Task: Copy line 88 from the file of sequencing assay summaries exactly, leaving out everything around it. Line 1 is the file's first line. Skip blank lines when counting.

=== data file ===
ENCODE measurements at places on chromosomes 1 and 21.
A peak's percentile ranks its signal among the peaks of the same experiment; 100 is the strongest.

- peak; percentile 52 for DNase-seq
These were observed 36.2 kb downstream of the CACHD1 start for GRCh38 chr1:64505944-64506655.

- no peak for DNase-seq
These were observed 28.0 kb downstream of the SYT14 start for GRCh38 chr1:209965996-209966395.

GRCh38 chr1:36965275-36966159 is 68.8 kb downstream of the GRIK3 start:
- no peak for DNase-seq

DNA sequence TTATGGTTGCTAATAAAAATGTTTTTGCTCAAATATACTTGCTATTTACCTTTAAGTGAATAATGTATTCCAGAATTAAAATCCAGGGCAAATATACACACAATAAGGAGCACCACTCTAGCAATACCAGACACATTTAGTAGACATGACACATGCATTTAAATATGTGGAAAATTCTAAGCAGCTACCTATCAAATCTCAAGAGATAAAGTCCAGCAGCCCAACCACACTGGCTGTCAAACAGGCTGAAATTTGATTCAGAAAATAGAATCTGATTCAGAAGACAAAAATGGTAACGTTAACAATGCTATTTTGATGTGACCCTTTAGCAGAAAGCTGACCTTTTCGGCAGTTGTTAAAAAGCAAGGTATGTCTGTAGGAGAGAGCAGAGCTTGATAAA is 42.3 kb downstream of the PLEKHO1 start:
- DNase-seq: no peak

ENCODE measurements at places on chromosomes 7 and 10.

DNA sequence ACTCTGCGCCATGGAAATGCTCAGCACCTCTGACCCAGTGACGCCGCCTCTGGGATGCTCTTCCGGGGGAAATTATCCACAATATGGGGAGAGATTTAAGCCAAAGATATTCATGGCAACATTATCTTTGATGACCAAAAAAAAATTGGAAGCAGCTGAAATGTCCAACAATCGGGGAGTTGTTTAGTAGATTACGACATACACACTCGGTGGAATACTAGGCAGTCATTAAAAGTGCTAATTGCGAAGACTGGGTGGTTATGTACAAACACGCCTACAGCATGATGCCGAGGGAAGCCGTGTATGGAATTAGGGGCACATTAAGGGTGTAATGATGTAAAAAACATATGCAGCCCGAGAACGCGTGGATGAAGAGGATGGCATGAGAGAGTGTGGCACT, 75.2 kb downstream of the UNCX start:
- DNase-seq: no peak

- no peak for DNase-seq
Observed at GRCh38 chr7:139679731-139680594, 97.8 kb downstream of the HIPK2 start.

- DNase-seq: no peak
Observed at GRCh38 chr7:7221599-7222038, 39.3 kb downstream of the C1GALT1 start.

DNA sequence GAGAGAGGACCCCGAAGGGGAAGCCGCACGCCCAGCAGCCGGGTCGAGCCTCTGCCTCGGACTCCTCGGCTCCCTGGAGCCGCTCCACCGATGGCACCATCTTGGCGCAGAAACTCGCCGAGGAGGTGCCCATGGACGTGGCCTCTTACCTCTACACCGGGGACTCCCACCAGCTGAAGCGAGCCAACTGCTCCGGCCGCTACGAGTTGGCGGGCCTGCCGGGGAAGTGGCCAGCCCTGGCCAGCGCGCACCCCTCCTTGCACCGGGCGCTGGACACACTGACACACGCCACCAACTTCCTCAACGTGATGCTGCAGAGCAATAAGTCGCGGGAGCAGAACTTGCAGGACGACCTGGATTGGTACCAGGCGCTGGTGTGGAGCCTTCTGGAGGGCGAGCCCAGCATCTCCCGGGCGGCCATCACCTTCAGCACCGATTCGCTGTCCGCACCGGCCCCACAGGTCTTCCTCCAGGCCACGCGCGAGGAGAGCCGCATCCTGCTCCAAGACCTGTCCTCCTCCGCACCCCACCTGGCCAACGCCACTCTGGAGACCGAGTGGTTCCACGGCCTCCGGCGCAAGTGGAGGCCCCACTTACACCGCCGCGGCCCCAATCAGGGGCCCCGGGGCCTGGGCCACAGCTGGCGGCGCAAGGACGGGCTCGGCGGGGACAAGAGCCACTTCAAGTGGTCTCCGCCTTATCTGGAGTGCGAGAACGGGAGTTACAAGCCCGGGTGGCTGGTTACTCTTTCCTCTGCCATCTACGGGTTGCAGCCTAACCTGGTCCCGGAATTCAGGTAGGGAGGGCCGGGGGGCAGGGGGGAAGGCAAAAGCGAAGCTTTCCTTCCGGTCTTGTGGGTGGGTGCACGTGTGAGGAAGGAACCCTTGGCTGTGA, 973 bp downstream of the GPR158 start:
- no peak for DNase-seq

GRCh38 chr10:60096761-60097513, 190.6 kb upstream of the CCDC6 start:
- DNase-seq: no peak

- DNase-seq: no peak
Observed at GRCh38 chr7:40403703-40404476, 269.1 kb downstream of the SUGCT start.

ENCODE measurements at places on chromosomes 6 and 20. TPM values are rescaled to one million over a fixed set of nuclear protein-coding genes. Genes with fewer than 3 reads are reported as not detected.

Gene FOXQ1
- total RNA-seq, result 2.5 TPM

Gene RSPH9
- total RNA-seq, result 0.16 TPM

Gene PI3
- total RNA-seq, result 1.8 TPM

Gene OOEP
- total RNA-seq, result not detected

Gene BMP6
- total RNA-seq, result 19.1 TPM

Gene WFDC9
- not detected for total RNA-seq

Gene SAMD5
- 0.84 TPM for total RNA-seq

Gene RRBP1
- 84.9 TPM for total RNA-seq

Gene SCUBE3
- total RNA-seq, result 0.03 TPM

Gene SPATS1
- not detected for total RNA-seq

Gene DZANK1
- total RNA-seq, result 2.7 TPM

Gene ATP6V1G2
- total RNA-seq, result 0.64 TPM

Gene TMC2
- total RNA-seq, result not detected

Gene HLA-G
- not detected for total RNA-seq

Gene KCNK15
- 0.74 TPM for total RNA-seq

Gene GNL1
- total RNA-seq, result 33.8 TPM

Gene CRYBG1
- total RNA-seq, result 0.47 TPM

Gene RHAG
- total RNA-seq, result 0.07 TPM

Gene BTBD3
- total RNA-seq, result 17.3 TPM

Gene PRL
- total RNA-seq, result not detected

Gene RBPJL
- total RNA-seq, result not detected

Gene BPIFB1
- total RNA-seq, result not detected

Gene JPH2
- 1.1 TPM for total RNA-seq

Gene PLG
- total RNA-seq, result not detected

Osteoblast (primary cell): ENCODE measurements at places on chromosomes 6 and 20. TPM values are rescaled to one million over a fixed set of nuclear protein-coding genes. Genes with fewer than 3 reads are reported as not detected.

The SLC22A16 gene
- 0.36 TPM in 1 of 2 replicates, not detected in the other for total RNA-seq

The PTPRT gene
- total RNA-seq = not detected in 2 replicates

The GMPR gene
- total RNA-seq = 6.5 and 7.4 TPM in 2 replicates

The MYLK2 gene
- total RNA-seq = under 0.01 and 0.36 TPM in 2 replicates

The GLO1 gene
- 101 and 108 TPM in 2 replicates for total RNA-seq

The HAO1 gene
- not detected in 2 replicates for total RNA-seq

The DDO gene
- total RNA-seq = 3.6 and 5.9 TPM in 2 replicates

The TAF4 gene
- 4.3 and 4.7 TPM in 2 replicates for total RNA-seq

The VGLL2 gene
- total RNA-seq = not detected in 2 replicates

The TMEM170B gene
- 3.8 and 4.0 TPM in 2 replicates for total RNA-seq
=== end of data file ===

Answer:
The TAF4 gene